While adoption has many benefits, sometimes those in the adoption triad can experience issues with mental health, like anxiety. But there.

Coping With Anxiety In My Adoption

The idea of having anxiety relating to adoption is a concept that I largely avoided until about two years ago. I remember the precise moment when I realized that I was processing a situation the way that I was because of my adoption.

For years, I have relayed my adoption story with pride. (And I still do.) But as I’ve gotten older, I’ve been able to understand more about the true meaning of what I was saying. Before, I romanticized the story and didn’t truly consider the words I was saying, for the sake of a good story.

In regards to my birth parents, we always talked about how they placed me for adoption “because they loved me.” Simplifying their decision this way was something that I never batted an eye at, and didn’t think about the possible negative repercussions. 

That is, until I got dumped.

“If you love someone, let them go.” Right?

I’ve always been the kind of person that loves someone wholeheartedly. I have a tendency to bend over backward to make sure others are happy and their hearts are well-tended-to. My first romantic relationship was no different. 

This Canadian chap had my heart basically from the moment I met him. He was funny, tall, blonde, and the fact that he was from a different country was incredibly endearing. He was actually my first boyfriend. When I was in high school, dating was very much discouraged, and it was largely enforced by the fact that I had been a high school pregnancy. There was a tangible worry by family and members from our congregation that high school pregnancies were genetic, so I kept boys and the idea of boys much further than an arm’s reach away.

So, when I got to college, I was finally able to explore dating. I met a guy my first weekend away from home, and I would spend the next month devoting every minute to him in thought or actually hanging out until we finally were “official,” as they say.

Our relationship was short-lived. Two months of what, in hindsight, was truly a meaningless relationship (that had some long-term, negative effects.)

When we started dating, I wasn’t actually sure if we were dating. He nonchalantly referred to me as his “girlfriend,” and I remember thinking, “Oh, okay. Cool. We’re dating. Neat.” In the spirit of uncertainty, that’s about how we broke up initially. Just a casual, “I don’t know what we’re supposed to be,” blah blah blah. 

And my sweet, naive, 19-year-old self clung to him with everything I had. Sending texts or memes because we were “still friends.” And then we went on a walk around campus, not really saying much. But then at the end of the walk, outside my apartment complex, he said, “Because I love you, I don’t think I can be with you.”

I don’t remember exactly what I said in response, I just remember hearing those words so loud.

Because he loved me, he couldn’t be with me? 

I immediately heard those same words rattle in my head, but this time it was in reference to my birth parents. Because they had “loved me,” they had placed me. Something in my mind shifted, and I had this overwhelming feeling that if people loved me, they would discard me. And then, of course, there’s the saying, “If you love someone, let them go.” Right?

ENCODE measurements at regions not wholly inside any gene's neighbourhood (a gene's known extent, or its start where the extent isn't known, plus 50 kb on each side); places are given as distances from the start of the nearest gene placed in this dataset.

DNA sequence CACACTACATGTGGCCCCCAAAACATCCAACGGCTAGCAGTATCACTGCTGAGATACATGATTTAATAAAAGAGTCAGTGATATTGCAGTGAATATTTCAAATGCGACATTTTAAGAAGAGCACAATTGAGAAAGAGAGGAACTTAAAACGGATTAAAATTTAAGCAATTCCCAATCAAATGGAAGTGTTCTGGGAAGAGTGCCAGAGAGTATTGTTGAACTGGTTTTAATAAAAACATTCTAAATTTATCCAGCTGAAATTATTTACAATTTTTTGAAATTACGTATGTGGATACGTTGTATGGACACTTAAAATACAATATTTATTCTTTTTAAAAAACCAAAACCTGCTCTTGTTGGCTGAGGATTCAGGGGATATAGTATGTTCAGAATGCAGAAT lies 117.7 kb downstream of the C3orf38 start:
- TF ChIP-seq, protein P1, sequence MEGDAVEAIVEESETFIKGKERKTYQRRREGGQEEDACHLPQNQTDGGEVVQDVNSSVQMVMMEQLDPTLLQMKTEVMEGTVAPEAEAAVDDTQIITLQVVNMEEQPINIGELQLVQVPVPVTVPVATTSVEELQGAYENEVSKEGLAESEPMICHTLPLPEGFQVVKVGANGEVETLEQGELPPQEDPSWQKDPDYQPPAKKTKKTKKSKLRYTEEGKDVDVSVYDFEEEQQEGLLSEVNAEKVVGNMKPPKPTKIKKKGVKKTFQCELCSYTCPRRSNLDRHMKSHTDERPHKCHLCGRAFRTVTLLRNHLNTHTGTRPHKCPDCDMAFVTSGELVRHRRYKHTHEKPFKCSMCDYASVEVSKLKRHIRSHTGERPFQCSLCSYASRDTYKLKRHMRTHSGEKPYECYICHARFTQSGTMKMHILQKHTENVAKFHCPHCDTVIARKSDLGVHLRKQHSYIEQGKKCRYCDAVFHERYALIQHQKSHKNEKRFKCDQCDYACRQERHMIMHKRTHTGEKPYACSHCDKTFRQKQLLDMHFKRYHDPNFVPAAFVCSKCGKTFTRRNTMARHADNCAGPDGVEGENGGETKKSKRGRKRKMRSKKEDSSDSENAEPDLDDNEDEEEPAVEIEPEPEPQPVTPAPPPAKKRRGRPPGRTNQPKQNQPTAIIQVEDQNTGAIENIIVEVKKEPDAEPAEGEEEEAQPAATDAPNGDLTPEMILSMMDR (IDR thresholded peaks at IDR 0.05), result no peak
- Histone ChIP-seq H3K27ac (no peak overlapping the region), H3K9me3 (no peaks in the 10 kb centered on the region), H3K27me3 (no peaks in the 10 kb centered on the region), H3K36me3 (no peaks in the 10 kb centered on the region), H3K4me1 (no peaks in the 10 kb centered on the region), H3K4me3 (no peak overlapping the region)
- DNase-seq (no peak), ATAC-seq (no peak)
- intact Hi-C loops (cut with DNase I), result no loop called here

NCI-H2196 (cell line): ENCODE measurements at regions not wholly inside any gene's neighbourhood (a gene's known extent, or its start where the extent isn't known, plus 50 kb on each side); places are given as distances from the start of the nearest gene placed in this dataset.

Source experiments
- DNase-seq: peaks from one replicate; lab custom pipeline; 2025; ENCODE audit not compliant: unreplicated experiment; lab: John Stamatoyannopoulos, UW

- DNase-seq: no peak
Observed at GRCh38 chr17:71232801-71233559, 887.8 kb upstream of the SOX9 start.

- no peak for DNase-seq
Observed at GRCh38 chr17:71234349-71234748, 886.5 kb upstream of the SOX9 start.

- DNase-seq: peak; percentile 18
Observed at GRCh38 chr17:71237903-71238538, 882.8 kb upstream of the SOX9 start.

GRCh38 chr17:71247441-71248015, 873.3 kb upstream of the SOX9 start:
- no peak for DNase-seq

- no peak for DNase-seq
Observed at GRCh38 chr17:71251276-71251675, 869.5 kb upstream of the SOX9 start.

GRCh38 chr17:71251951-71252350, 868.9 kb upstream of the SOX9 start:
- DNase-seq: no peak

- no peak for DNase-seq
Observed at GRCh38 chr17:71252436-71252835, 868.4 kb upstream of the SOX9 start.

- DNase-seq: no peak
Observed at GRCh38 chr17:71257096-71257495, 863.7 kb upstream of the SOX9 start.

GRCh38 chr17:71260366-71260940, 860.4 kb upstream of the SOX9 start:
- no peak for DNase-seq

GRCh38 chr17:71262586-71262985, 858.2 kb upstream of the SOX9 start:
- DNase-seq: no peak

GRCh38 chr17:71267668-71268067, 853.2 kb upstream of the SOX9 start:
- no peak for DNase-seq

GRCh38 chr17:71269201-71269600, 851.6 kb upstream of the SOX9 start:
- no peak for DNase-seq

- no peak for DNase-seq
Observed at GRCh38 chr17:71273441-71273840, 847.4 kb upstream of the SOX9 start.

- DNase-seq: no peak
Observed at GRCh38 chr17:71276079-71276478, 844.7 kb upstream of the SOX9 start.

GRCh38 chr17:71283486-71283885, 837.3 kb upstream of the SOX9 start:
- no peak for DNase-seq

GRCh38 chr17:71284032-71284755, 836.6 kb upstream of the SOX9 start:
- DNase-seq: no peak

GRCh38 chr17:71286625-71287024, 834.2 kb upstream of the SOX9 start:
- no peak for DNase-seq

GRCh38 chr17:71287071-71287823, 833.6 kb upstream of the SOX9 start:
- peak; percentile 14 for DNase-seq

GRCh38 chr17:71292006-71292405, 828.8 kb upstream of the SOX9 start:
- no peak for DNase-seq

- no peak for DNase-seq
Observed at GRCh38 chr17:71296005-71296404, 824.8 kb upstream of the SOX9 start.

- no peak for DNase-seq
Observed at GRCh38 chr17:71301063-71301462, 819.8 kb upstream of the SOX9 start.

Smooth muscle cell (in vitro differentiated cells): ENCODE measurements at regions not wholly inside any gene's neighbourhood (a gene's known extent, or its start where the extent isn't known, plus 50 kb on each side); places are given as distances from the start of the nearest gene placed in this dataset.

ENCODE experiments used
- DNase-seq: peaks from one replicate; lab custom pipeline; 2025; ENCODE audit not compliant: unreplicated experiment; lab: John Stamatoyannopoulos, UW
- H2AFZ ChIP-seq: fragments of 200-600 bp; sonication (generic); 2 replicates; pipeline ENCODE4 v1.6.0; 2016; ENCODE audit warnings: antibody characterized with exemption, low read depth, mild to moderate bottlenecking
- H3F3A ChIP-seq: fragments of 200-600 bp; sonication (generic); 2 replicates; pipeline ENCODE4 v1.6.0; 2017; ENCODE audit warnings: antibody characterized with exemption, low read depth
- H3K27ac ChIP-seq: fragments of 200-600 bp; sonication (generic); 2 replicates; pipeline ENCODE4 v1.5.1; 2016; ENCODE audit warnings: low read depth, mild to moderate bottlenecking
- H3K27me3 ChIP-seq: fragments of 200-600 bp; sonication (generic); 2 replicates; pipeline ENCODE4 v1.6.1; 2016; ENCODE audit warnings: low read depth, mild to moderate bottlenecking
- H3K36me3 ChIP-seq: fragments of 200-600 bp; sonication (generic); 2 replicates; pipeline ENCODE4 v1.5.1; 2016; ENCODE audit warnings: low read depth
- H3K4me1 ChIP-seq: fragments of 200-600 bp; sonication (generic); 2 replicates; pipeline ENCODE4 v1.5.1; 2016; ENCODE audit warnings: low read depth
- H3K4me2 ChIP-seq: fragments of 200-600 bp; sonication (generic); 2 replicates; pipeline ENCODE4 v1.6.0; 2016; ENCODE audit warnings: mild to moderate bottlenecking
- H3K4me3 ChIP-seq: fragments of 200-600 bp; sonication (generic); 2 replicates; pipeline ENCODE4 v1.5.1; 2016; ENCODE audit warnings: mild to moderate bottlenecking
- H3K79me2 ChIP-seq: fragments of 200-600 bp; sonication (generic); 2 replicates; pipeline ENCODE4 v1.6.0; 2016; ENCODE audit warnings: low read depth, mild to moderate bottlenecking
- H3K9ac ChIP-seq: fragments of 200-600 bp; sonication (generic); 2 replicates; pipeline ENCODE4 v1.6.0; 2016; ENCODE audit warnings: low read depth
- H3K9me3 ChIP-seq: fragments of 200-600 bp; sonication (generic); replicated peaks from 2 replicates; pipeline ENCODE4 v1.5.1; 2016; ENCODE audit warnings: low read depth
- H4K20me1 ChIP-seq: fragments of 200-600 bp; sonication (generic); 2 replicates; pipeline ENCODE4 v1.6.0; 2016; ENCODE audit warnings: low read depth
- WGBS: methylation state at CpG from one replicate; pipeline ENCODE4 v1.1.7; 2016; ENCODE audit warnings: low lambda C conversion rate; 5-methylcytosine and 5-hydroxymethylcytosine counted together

I did a lot of self-discovery after that, trying to understand my worth and value. I had to understand more about what my birth parents meant by “because they loved me, they made the choice to place me.” 

Fortunately, I have very open relationships with both of my birth parents, so I’m able to communicate with them regularly. I came to understand that the sentiment I had clung to for so long was so much deeper than I had credited it. 

Because they loved me, they evaluated their situation and determined that it wouldn’t be the best for me. Because they loved me, they wanted me to be placed with parents that were financially and emotionally prepared to be my parents. Because they loved me, they wanted more for me than what they were going to be able to provide at that juncture in their life. 

It was an if/then scenario: “if you love this baby, then you will place her for adoption.” It was a matter of responsibility they felt as my first parents to find a family for me that would be able to provide what they couldn’t.

I hadn’t ever really thought about it before. It took months after my relationship with my Canadian boyfriend ended before I realized that I could be loved by someone who would choose to be with me. 

Nature vs. Nurture

When I was a senior in high school, I was a very public advocate for adoption. I would get myself into lengthy debates, touting the beauty of adoption. I would shut down any suggestion of negative stories, writing anything negative off with a simple, “I’m sorry you experienced that…. But my adoption was beautiful.” 

I digress. (And cringe.)

I had a friend who was also an adoption advocate, but she was a lot more versed in the good, the bad, and the ugly of adoption. She posted one day that every person in the adoption community has experienced trauma. 

I was so offended by that! I didn’t have any trauma! I was happy. My adoption was beautiful and wonderful. How dare someone suggest otherwise?

Looking back on my adoption journey, I think I recognized inherent adoption-related trauma much earlier than I realized. 

I recall very specifically the first time I hugged my birth mom. My family wasn’t really the touchy-feely type. Quick side hugs occasionally, and that was basically it. I was always uncomfortable when relatives or friends would give hugs and would feel myself mentally preparing for it. That’s part of why the first encounter with my birth mom is so poignant in my memory.

We drove to her house as a family and knocked on the door, hearing her fumble with the baby-proofing to get it opened. I was instantaneously wrapped in her embrace, the floral smell of her hairspray enveloping me. I felt all tension subside. It was the first time I had experienced physical contact and thought, “Oh wow. This feels really nice.”